In not leaping to my mother’s defence you might say I was remiss  You may reproach me for my altogether placid response; or think I should have stormed into my mother’s house, delivered a diatribe of disgust into her ear, slammed doors, ranted, humiliated and disowned her; but the truth is, I did not feel the need.  My mother was a prostitute and the most direful admission I had to make was my complete lack of surprise.  In my street, whilst hooker may hardly have been the noblest of professions, it was a career choice. So beyond that, what did I feel?   To this day I do not know.  Was it love, of a kind, or pity?  Or fear?

Since the morning following my encounter with Mackenzie Crabtree, I had not returned home – and yes, there was guilt to be suffered for that, because even before I was armed with this new knowledge I could not face another meeting with my mother.  I was afraid of what I might find inside that faded blue door, scared to see the tense, hand-wringing figure she had become, fearful of that shrill, mechanical voice and the sheer misery it concealed.  And now I knew she sold sex for money it was all the excuse I needed to draw a line under my past life.  I wanted to get away.

Lying next to Angie that night, so close I matched her breathing, my fingers brushed tears on her cheek and I asked her why she was crying.  She said:   “Because I’m sorry for your pain.”  Then she was silent for a while.  I’m certain she knew, though I said not a word, that I had made up my mind to take the Carlton Park offer, for I heard her say to her pillow, in barely a whisper,  “Because I don’t want this to end, Chas.  Don’t let it end…”

The next morning before I set out on my daily run I told Angie I was expecting an envelope by special delivery in the post.  When I told her what I believed the envelope would contain she became very solemn, promising gravely that she would look after it until I returned.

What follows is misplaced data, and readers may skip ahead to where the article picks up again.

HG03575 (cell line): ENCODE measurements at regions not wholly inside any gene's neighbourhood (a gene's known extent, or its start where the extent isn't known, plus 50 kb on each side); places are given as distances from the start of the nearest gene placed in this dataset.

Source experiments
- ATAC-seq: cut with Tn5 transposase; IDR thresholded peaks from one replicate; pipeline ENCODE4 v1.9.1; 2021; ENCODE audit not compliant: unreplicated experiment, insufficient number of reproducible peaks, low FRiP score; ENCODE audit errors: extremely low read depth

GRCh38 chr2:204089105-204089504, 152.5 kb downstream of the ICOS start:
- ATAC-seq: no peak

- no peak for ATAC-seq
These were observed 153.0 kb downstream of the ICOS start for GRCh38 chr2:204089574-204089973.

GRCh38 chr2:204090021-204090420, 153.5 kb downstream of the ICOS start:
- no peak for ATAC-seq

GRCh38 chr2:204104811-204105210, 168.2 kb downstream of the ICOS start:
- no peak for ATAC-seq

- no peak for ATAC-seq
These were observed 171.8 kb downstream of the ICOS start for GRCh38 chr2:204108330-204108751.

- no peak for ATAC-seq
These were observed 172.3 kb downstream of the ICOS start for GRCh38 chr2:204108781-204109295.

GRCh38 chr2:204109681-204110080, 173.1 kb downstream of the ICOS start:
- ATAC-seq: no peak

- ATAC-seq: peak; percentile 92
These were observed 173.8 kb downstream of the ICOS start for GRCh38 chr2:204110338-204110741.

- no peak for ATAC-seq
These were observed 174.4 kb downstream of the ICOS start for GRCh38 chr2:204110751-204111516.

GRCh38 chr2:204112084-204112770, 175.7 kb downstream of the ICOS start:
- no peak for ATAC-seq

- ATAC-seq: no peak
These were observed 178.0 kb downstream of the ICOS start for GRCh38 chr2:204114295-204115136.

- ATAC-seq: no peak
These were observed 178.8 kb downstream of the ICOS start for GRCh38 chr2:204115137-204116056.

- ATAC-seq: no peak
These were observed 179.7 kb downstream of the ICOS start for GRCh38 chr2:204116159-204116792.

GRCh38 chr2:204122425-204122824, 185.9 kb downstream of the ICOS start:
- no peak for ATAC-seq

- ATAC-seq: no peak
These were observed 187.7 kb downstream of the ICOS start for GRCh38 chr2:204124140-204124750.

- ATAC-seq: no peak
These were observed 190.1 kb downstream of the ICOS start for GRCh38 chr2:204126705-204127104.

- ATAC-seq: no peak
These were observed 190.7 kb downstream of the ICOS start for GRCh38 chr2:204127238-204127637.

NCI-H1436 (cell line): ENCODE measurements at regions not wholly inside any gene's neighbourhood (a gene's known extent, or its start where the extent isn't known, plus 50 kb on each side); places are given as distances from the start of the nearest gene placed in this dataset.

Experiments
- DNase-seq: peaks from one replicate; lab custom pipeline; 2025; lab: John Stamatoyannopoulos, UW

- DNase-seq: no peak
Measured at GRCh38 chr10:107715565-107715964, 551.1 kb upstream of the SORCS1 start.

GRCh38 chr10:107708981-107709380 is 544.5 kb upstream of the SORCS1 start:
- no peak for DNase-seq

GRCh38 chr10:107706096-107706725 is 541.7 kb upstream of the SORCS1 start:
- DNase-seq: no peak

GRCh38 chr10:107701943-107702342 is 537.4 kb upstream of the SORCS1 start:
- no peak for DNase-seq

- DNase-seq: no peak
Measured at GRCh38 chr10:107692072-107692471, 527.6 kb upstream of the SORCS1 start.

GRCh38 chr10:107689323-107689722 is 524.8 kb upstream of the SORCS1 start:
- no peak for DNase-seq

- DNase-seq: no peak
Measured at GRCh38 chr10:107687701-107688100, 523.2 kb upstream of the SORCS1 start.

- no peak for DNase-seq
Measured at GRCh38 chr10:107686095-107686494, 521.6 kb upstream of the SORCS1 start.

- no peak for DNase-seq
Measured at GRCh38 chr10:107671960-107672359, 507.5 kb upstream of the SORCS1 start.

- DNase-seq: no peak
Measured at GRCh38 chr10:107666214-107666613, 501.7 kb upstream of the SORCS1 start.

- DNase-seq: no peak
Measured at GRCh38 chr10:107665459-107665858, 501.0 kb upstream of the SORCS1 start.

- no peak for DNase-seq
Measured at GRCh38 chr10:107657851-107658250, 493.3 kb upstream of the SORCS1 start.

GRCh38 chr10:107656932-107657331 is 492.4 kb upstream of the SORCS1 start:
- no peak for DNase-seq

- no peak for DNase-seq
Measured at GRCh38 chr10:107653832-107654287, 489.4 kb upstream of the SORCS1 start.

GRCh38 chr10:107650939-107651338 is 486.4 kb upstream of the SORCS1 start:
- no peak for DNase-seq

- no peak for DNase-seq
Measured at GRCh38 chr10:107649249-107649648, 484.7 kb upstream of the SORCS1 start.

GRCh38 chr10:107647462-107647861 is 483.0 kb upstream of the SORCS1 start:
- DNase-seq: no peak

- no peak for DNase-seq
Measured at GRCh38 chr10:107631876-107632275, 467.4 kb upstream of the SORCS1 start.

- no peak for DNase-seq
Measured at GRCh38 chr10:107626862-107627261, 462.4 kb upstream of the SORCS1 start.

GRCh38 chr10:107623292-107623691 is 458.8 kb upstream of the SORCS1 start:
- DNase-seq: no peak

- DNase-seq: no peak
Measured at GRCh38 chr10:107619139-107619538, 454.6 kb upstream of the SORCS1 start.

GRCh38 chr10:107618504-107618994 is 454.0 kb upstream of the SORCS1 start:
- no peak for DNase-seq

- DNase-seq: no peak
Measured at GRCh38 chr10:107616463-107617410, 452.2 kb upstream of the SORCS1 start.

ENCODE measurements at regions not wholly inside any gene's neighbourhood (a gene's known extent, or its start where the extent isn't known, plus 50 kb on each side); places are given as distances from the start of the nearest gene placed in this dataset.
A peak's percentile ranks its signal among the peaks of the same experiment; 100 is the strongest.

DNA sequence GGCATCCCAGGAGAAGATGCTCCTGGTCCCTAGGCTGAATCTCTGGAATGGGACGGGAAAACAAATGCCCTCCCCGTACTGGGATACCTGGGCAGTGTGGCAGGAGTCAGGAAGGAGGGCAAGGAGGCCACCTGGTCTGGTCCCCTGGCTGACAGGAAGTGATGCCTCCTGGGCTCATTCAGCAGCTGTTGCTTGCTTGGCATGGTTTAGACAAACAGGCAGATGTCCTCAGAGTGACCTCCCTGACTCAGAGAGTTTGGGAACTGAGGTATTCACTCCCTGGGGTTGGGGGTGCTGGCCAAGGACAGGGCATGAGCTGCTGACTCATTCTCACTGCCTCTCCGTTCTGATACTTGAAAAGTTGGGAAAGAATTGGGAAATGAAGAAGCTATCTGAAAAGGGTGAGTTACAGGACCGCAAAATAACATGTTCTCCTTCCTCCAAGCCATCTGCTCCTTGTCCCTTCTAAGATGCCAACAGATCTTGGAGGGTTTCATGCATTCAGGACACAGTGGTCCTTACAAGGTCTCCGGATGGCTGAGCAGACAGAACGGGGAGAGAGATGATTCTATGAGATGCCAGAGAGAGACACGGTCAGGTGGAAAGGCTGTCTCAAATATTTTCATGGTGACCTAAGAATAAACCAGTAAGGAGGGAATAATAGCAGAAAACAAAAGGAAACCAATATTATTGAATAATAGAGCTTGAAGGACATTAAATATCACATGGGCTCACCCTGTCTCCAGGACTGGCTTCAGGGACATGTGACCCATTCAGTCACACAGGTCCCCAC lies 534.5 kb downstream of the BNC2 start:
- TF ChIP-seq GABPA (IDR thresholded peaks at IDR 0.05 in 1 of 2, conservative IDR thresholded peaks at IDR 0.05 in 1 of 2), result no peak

Persistent rain had sluiced over the grey roofs of the town all through the night, lacing the pavements with rivulets and gathering in lakes at intersections.  Water seeped through my tracksuit, squelched inside my trainers as I ran; not enough to provide a distraction for me in normal circumstances – footballers play an outdoor sport in winter, after all – but today I felt my resistance grow with every step.  My mind was filled with brooding thoughts and unanswered questions, so even the prospect of a huge upward step on my career ladder did not raise my spirits as it should.  The way ahead seemed fraught with complications, the path behind muddied and indistinct.

our apartment was empty when I returned.   Angie had left Ranton’s buff envelope on the coffee table with a note:  ‘Signed for this.  Gone to work so you can read it in peace.  See you tonight’…and beside her signature ‘Ange’ were two words she had never used before in our relationship…’Love you xxx’.

I went through the motions.  I did all the proper things.  After I had wound down from my run, I showered and changed into day clothes; I brewed coffee, I put my feet up on the sofa, made myself relax.  Then I stared at the ceiling for a full twenty minutes before I reached down for the envelope.  I picked it up, examined both sides, put it down again, drank my coffee.  Finally prepared, I snatched at the envelope and tore it open.

The contents took a long time to read, not because their wording was particularly complicated, or because I needed to study each sentence with meticulous care – no: rather it was because I had to persuade myself to believe what they said.